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July 17 - 18, 2003 Charge and Questions to the Panel

June 30, 2003

Charge Questions

SESSION TITLE: Characterization of Epidemiology Data Relating to Prostate Cancer and Exposure to Atrazine

FIFRA SAP MEETING DATE: July 17, 2003, Sheraton Crystal City Hotel, Arlington, Virginia.


Multiple epidemiologic studies have been performed on the herbicide atrazine. These studies have looked at various cancer endpoints, including prostate cancer. The results of a cancer epidemiology study of manufacturing workers found an excess of prostate cancer, but there is strong evidence that some or all of this finding could be an effect of increased screening of workers (MacLennan et al. Mortality among triazine herbicide manufacturing workers. J Toxicol Environ Health A 2003 Mar 28;66(6):501-17).

The National Cancer Institute and EPA are cooperating on a prospective cohort study of about 90,000 pesticide applicators and their spouses in Iowa and North Carolina. Published results from this study did not find an excess of prostate cancer among commercial or private applicators, primarily in agricultural settings (Alavanja et al. Use of agricultural pesticides and prostate cancer risk in the Agricultural Health Study cohort Am. J. Epidemiol 2003;157:800-814). However, these workers would be expected to have lower exposure to atrazine, at least in terms of duration of exposure compared to workers at the manufacturing plant.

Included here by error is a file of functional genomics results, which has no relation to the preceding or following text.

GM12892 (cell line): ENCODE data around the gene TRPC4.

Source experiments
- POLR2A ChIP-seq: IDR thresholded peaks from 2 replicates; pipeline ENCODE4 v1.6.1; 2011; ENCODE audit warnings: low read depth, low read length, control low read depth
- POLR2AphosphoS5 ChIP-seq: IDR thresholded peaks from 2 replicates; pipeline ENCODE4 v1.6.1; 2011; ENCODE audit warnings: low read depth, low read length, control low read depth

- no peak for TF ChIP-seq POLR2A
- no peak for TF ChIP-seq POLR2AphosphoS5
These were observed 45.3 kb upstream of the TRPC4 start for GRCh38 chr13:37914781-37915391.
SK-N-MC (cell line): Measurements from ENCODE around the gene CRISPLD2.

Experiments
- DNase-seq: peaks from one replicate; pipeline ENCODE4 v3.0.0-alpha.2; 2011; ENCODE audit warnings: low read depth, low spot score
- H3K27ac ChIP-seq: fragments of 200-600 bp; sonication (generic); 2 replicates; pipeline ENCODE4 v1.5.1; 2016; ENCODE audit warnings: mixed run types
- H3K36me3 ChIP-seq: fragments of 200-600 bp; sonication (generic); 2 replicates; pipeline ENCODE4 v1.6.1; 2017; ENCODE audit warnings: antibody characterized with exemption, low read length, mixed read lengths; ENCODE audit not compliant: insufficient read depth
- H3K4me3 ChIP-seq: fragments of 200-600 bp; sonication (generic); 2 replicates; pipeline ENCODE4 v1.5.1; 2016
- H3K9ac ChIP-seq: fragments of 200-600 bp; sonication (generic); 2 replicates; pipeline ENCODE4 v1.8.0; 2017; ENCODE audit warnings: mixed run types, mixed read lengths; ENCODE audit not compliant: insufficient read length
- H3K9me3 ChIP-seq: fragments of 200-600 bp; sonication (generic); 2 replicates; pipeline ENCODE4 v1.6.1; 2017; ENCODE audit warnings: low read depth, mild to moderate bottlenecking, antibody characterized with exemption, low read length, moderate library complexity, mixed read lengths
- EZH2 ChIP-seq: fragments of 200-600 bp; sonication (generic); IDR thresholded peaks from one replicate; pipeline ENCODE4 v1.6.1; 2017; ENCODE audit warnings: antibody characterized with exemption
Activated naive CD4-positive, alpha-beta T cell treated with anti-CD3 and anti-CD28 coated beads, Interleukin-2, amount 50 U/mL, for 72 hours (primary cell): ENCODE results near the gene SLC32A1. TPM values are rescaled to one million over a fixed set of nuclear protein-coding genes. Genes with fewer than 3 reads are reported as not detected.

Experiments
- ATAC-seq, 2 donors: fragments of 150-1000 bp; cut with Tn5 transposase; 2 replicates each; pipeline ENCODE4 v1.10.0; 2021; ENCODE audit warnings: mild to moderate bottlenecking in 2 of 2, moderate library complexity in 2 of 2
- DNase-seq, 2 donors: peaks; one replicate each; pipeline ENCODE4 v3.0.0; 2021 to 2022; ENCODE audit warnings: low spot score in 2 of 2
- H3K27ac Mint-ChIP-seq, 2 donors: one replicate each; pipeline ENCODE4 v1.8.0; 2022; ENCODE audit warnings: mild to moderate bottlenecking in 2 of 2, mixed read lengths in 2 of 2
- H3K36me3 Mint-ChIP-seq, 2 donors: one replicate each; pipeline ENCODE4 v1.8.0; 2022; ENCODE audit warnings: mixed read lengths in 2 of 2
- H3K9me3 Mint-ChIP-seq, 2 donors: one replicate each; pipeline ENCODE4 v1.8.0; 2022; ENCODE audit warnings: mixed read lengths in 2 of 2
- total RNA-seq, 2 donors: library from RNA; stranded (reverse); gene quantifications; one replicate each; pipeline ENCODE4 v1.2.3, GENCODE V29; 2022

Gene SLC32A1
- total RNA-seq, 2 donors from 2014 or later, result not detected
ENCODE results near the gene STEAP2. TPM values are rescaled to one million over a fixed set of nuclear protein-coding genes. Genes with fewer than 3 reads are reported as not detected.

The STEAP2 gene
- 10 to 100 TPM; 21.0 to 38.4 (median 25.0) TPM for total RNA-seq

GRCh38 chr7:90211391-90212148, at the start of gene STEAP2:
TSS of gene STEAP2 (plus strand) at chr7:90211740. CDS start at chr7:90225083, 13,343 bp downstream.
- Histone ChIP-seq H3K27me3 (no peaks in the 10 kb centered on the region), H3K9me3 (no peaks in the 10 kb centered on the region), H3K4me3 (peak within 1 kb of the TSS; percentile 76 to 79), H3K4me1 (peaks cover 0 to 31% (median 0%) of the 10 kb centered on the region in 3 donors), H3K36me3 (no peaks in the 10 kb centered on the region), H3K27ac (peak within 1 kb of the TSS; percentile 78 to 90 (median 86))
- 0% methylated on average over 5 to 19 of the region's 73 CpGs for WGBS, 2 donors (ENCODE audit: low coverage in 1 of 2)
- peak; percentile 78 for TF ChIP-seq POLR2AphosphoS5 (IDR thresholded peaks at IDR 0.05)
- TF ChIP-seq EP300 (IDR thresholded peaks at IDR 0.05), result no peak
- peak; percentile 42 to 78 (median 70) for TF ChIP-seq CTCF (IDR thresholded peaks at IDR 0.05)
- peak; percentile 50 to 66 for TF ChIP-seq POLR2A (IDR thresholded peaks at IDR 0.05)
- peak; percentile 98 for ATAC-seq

1. After reviewing the study of manufacturing workers at the Syngenta St. Gabriel plant; the comments of EPA external peer reviewers; public comments from the Syngenta sponsored peer review and the Natural Resources Defense Council; and the supplemental exposure analysis conducted for the St. Gabriel plant workers, EPA has concluded that the increase in prostate cancer observed in the St. Gabriel manufacturing plant workers could be explained by the increase in PSA screening for these workers. Due to the lack of a detailed exposure analysis based on job history and the limited statistical power due to the small sample size, atrazine could not be ruled out as a potential cause but a role for atrazine seems unlikely. Please comment on EPA's conclusion. Please identify any additional data or analyses of the St. Gabriel cohort that the Agency should consider before reaching a final conclusion.

2. Other available studies may assist the assessment of the potential association between atrazine exposure and prostate cancer. Agricultural workers generally have a much shorter duration of exposure compared to workers at a manufacturing plant. In addition, agricultural workers are expected to have a different pattern of exposure compared to manufacturing workers (e.g., intensity, seasonality, routes of exposure). Please comment on comparing the results of the epidemiology study of prostate cancer conducted in the St. Gabriel plant to the results of the Agricultural Health Study, considering that the participants in these two studies were likely to have experienced different exposures. Discuss what such a comparison indicates about the relationship between exposure to atrazine and prostate cancer.

Charge Questions

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